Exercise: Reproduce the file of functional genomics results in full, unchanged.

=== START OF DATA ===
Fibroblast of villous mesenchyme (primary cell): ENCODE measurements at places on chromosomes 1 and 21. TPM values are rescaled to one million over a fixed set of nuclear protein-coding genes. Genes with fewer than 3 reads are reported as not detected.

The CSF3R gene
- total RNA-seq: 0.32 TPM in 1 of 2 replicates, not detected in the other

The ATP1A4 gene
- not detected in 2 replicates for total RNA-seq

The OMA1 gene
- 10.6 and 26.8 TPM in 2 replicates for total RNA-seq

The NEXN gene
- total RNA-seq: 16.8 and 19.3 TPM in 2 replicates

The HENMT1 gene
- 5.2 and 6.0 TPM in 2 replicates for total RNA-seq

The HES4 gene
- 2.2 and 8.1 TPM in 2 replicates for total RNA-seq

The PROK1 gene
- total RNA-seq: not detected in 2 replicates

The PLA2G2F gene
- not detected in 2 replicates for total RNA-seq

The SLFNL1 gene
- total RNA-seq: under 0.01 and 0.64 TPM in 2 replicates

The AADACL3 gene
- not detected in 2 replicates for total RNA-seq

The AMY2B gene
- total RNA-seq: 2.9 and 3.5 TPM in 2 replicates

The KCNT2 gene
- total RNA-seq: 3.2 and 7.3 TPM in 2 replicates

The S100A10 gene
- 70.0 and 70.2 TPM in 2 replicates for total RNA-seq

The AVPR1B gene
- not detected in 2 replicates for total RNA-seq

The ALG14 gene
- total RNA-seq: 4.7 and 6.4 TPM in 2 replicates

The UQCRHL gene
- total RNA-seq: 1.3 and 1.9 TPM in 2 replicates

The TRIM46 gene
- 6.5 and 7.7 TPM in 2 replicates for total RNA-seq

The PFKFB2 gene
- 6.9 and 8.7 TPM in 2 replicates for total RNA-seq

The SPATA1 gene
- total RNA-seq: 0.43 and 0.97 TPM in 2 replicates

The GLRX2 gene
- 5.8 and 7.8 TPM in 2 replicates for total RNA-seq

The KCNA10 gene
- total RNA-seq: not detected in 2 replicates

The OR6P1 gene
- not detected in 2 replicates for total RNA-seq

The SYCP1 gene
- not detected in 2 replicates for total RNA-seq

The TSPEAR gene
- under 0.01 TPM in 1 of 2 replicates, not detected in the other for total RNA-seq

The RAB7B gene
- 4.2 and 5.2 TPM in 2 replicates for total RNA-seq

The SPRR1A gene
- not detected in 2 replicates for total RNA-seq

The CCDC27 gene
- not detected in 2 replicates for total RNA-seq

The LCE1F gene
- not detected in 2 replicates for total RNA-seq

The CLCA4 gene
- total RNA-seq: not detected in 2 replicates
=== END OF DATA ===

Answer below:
Fibroblast of villous mesenchyme (primary cell): ENCODE measurements at places on chromosomes 1 and 21. TPM values are rescaled to one million over a fixed set of nuclear protein-coding genes. Genes with fewer than 3 reads are reported as not detected.

The CSF3R gene
- total RNA-seq: 0.32 TPM in 1 of 2 replicates, not detected in the other

The ATP1A4 gene
- not detected in 2 replicates for total RNA-seq

The OMA1 gene
- 10.6 and 26.8 TPM in 2 replicates for total RNA-seq

The NEXN gene
- total RNA-seq: 16.8 and 19.3 TPM in 2 replicates

The HENMT1 gene
- 5.2 and 6.0 TPM in 2 replicates for total RNA-seq

The HES4 gene
- 2.2 and 8.1 TPM in 2 replicates for total RNA-seq

The PROK1 gene
- total RNA-seq: not detected in 2 replicates

The PLA2G2F gene
- not detected in 2 replicates for total RNA-seq

The SLFNL1 gene
- total RNA-seq: under 0.01 and 0.64 TPM in 2 replicates

The AADACL3 gene
- not detected in 2 replicates for total RNA-seq

The AMY2B gene
- total RNA-seq: 2.9 and 3.5 TPM in 2 replicates

The KCNT2 gene
- total RNA-seq: 3.2 and 7.3 TPM in 2 replicates

The S100A10 gene
- 70.0 and 70.2 TPM in 2 replicates for total RNA-seq

The AVPR1B gene
- not detected in 2 replicates for total RNA-seq

The ALG14 gene
- total RNA-seq: 4.7 and 6.4 TPM in 2 replicates

The UQCRHL gene
- total RNA-seq: 1.3 and 1.9 TPM in 2 replicates

The TRIM46 gene
- 6.5 and 7.7 TPM in 2 replicates for total RNA-seq

The PFKFB2 gene
- 6.9 and 8.7 TPM in 2 replicates for total RNA-seq

The SPATA1 gene
- total RNA-seq: 0.43 and 0.97 TPM in 2 replicates

The GLRX2 gene
- 5.8 and 7.8 TPM in 2 replicates for total RNA-seq

The KCNA10 gene
- total RNA-seq: not detected in 2 replicates

The OR6P1 gene
- not detected in 2 replicates for total RNA-seq

The SYCP1 gene
- not detected in 2 replicates for total RNA-seq

The TSPEAR gene
- under 0.01 TPM in 1 of 2 replicates, not detected in the other for total RNA-seq

The RAB7B gene
- 4.2 and 5.2 TPM in 2 replicates for total RNA-seq

The SPRR1A gene
- not detected in 2 replicates for total RNA-seq

The CCDC27 gene
- not detected in 2 replicates for total RNA-seq

The LCE1F gene
- not detected in 2 replicates for total RNA-seq

The CLCA4 gene
- total RNA-seq: not detected in 2 replicates